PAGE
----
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Sarah Harmer


Country of origin:

Canada

Type of music generally:

Acoustic folkrock, some country influence

Status:

Most recent release, Oh Little Fire (2010)

See also:

Sarah Harmer's official page

A page for her former band, Weeping Tile

The Ectophiles' Guide entry for Weeping Tile and her work with Jason Euringer

Comparisons:

Kelly Willis

There are similarities to her work with Weeping Tile. There's a certain flavour to Canadian folkrock that she seems squarely in the camp of, but I can't right now think of good examples of those she's particularly like. (Neile)

Covers/own material:

Mostly own. Occasional covers and others' poems set to music.

General comments:

For those who don't know, Sarah Harmer is also known as the voice of the Canadian band Weeping Tile. Weeping Tile is more of a straight-ahead rock outfit, but this solo CD of hers is a bright, jangly, perfect poppy record that really showcases her lovely voice. Add to my list of most beautiful voices: Sarah Harmer. I realized at the end of her near-two-hour-long set at the Iron Horse last night that yes, I would happily pay money to listen to her sing the phone book. (Plus, she would surely make some funny comments about the odd names in there while she was at it. ;) (meth@smoe.org)

I hosted the trio of Sarah Slean, Sarah Harmer, and Leslie Feist at my house, and was tremendously impressed by Sarah Harmer's music. At times, I heard a strong similarity to some of the music on Kelly Willis' newest CD, as well. Of course, if you don't know who Kelly Willis is, that particular comparison is pretty useless. But it's the best comparison I can think of...there was a bit of an 'old school' country swing influence, to these ears.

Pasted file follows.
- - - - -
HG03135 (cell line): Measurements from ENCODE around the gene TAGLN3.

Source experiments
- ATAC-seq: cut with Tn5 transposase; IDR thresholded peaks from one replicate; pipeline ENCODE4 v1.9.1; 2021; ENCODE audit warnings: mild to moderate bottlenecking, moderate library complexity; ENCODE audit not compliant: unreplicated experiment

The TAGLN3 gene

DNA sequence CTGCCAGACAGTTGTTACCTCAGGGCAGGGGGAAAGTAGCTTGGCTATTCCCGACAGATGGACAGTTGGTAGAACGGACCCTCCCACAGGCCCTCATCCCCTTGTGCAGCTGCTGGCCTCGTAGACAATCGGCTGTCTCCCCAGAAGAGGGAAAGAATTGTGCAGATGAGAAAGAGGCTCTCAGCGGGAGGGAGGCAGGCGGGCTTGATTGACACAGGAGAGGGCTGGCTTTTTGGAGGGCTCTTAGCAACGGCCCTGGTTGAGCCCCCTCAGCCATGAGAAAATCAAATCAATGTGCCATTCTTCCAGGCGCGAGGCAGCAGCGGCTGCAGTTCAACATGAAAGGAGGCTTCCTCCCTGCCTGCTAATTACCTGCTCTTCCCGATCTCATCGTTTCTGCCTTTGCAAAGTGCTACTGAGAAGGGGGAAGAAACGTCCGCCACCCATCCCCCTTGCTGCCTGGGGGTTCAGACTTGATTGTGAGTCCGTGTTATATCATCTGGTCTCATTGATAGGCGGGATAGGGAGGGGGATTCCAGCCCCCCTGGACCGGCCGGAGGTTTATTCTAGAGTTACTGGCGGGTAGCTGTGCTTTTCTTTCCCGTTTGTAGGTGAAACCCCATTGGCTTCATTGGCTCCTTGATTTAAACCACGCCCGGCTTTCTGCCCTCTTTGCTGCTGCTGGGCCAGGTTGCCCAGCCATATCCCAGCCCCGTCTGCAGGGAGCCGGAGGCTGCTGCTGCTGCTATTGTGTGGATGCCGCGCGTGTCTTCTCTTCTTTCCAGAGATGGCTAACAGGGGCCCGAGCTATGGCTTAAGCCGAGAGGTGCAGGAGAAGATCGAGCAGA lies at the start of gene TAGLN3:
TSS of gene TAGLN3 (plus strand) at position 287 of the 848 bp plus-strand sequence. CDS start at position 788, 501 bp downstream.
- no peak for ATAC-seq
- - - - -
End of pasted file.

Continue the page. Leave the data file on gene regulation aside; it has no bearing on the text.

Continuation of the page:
So, go buy her CD. She was great live, and the CD is great, too. (kbpease@boston.crosswinds.net)

Comments about live performance:

I'm sitting here looking over at the other side of the living room having trouble believing that only a few short hours ago an amazing concert was taking place here.
     Sarah Harmer, Leslie Feist, and of course Sarah Slean were all incredibly wonderful. Harmer's set was mesmerizing. (3/00)
     woj and I saw Sarah Harmer open for Moxy Fruvous at Irving Plaza in NYC. I was surprised to see that she had a band with her: Kevin Fox (of Sarah Slean fame) on bass and cello, and the former drummer of Crash Vegas on drums.
     Capsule review: she ruled. Hearing the best songs from You Were Here performed live with a band was amazing. She ended her (way too short) set with "Lodestar", and it was a truly transcendent experience. She caught the attention of the Fruheads in the crowd, too.
     Can't wait to see Sarah Harmer do a full-length set one of these years... (4/00)
     Last night I saw Sarah Harmer open for Church of Betty at The Bottom Line. We arrived just as Sarah was in the middle of her first song ("Hideout"). She had her band with her (former drummer from Crash Vegas, and Kevin Fox (of Sarah Slean fame) on bass and cello.
     It was a good set, though it felt like she was rushing through it to squeeze as many songs as she could in to the 30 minutes she was given. The songs were all played just a tad faster than on the CD, and there was no time between them at all—stop, say "thanks", quick adjust the tuning, then jump into the next one. Still, though, it was great to see her play again. She did "Weakened State", which was great, and closed out with the always stunning "Lodestar". (9/00)